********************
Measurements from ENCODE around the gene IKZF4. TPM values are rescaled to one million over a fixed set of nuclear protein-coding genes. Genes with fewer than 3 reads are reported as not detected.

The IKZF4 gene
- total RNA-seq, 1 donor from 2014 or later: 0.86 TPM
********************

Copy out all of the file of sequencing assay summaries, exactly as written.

Measurements from ENCODE around the gene IKZF4. TPM values are rescaled to one million over a fixed set of nuclear protein-coding genes. Genes with fewer than 3 reads are reported as not detected.

The IKZF4 gene
- total RNA-seq, 1 donor from 2014 or later: 0.86 TPM